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Gillian Mitchell


In 2005, as the Cape Peninsula University of Technology (CPUT) was applying for a five-year advancement grant with the Kresge Foundation, Gillian Mitchell was asked to help the university to find a new director of advancement.

“Clearly they weren’t finding the right person,” Mitchell says. “So they said, ‘Will you take the job?’ And that’s how I became the advancement director for CPUT.”

At that time, CPUT was going through tumultuous change and faced very different challenges than the other mainstream universities in South Africa. As part of a nationwide strategy to transform South Africa’s “Technikons” (technical colleges) into full-fledged and deracialized universities, the government had merged the formerly white Cape Technikon with the formerly coloured Peninsula Technikon to create the brand-new CPUT. The transition wasn’t smooth.

“2005-2006 was really the time of trying to make those mergers work,” says Mitchell. “So they (CPUT) were struggling with many things. It was internally difficult because (Cape Technikon and Peninsula Technikon) were two very different institutions. They were culturally different, they spoke different languages – one was English-speaking and one was Afrikaans. And also the two Technikons had been forced to merge – it wasn’t done willingly. There was a lot of student unrest at the time.”

In many ways, fundraising was the last thing on the minds of the CPUT leadership team. And yet raising money was essential to quickly ramp up the university’s capacity to serve its students.

“There wasn’t an institutional plan,” Mitchell explains. “I think when I got there, CPUT was raising really not very much – about 3 or 4 million rand ($225,000 or $300,000) a year.” The advancement office was very small, and was headed on an interim basis by the director of communications and marketing.

“There really was nowhere to go except up.”

Strengthening Advancement at CPUT

The Kresge grant provided the CPUT advancement office with much-needed support, flexibility and room to grow during this chaotic time at the university.

“The Kresge grant did a whole bunch of things,” says Mitchell. “Firstly, it freed the department to be able to go out and get the resources that it wanted without getting tied up in all kinds of bureaucracy. I could hire staff, I could get consultants in – I could do all sorts of things that could build that up quite quickly.”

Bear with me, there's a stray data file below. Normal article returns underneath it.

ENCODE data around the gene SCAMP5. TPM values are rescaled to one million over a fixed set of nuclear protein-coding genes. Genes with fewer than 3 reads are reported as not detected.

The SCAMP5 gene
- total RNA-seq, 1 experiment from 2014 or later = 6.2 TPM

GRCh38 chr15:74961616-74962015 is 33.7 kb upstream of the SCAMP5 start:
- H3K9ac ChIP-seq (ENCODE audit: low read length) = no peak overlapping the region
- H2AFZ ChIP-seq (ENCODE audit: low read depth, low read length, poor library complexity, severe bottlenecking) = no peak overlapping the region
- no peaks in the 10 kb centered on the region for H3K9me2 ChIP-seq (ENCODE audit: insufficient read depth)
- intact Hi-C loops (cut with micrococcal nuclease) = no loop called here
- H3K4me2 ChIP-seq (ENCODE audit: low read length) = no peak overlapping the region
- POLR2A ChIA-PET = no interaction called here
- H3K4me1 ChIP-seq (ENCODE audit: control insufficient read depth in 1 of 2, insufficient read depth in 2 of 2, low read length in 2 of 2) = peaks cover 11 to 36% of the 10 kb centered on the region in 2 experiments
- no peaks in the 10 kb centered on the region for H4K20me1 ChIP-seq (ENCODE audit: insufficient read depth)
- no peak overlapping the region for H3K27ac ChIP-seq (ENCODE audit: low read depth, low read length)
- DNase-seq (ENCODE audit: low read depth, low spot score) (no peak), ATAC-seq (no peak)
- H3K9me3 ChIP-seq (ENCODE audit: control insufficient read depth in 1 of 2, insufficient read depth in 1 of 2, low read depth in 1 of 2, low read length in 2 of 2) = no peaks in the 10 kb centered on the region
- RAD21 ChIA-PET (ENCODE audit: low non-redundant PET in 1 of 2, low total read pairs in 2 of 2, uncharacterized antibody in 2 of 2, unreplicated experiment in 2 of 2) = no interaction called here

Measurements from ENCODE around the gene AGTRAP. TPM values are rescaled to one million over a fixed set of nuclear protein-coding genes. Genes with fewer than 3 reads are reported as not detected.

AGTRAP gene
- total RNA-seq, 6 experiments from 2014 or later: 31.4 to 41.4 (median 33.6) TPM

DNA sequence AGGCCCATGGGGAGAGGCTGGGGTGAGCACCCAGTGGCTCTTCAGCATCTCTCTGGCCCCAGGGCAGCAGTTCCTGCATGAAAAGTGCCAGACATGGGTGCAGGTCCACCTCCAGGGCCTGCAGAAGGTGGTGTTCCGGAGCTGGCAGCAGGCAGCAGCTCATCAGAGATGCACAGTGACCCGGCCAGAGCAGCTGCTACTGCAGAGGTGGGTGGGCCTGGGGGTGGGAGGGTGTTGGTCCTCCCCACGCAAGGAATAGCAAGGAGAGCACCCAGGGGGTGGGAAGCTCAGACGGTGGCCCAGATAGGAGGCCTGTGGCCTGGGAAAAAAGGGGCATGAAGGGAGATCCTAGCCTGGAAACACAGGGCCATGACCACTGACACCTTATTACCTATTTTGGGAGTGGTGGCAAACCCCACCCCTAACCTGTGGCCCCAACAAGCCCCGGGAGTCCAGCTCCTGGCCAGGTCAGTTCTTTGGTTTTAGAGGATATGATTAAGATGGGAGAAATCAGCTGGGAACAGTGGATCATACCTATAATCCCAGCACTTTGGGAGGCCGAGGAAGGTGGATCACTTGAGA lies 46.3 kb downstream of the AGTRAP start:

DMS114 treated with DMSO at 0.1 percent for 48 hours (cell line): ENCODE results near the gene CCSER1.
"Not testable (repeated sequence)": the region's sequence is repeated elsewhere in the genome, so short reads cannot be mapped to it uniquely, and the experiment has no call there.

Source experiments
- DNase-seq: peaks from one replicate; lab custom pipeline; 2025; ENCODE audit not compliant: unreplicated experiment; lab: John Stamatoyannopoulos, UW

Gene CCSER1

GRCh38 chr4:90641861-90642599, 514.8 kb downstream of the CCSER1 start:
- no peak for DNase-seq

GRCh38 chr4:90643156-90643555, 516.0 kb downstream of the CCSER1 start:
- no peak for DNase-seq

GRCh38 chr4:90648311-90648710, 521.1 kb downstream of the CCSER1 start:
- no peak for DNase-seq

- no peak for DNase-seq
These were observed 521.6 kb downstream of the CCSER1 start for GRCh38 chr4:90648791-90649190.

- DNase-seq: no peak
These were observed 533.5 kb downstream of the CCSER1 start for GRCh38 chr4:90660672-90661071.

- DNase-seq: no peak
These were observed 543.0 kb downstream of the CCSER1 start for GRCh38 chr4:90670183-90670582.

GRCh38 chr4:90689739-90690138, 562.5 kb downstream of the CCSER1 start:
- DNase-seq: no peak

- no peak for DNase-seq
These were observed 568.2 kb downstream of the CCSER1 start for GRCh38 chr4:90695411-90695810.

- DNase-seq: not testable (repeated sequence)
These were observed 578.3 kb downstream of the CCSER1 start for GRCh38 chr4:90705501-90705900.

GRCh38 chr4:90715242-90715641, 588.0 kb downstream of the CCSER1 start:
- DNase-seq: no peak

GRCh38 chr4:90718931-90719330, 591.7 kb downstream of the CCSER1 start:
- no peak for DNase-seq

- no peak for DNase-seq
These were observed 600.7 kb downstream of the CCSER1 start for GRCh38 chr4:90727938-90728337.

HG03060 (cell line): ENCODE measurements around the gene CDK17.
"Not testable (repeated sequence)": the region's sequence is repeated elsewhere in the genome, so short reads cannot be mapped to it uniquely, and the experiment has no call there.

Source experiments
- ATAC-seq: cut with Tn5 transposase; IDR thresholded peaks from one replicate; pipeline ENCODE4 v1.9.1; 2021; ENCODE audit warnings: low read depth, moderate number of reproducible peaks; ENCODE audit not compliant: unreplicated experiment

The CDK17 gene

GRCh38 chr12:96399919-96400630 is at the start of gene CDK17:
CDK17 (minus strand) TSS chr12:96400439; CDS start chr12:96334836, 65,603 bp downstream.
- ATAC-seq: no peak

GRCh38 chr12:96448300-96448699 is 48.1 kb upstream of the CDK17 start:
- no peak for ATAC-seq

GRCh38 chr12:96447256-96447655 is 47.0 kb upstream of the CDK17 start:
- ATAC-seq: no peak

Just as important were the subtle shifts in attitude among the advancement staff, who suddenly felt their work was meaningful.

“I think (the Kresge grant) gave the people who were the fundraisers a very different lease on life. It allowed them to suddenly be able to do or think about the things that they’d not really been able to do before. … I think they got quite excited about it.”

The Kresge grant established the foundation of CPUT’s advancement program, helping to show the team was what possible in the future.

“A lot of my job was not so much in raising funds, as it was just building an infrastructure and an environment in which people thought they could do their jobs,” says Mitchell. “And to see that there was more to the job than what they were currently doing.”

The program had a huge quantitative impact on CPUT, as well. During Mitchell’s three-plus years at CPUT, annual fundraising increased from 3-4 million rand per year to about 27 million rand ($2 million) per year. CPUT also mounted its first successful alumni fundraising campaign, something many university leaders had thought would be impossible at a school like CPUT.

Building “Sectoral Capacity”

Mitchell points to the other great benefit of the Kresge program: the new spirit of collegiality that developed among advancement leaders at different universities. This collegial spirit fostered more collaboration and creativity.

“The members of the Kresge program – there were five of us – found that for us to work together was just the most incredible thing. Because none of us had ever done it before,” Mitchell explains. “(The program) brought a kind of collaborative focus, certainly for the five of us, that made it so much easier to … actually build something that was more than just institutional capacity – a kind of sectoral capacity,” says Mitchell.

“It took us away from thinking of ourselves just as unique individual universities struggling along, and turning it into something that was a little bit more collegial, but certainly sectorally better.”

From a personal growth perspective, Mitchell describes her involvement with the Kresge program as “an extraordinary experience and an extraordinary privilege. I’m thankful for that kind of exposure, and being shown that there was something so much broader and wider and just the potential of what could be done.”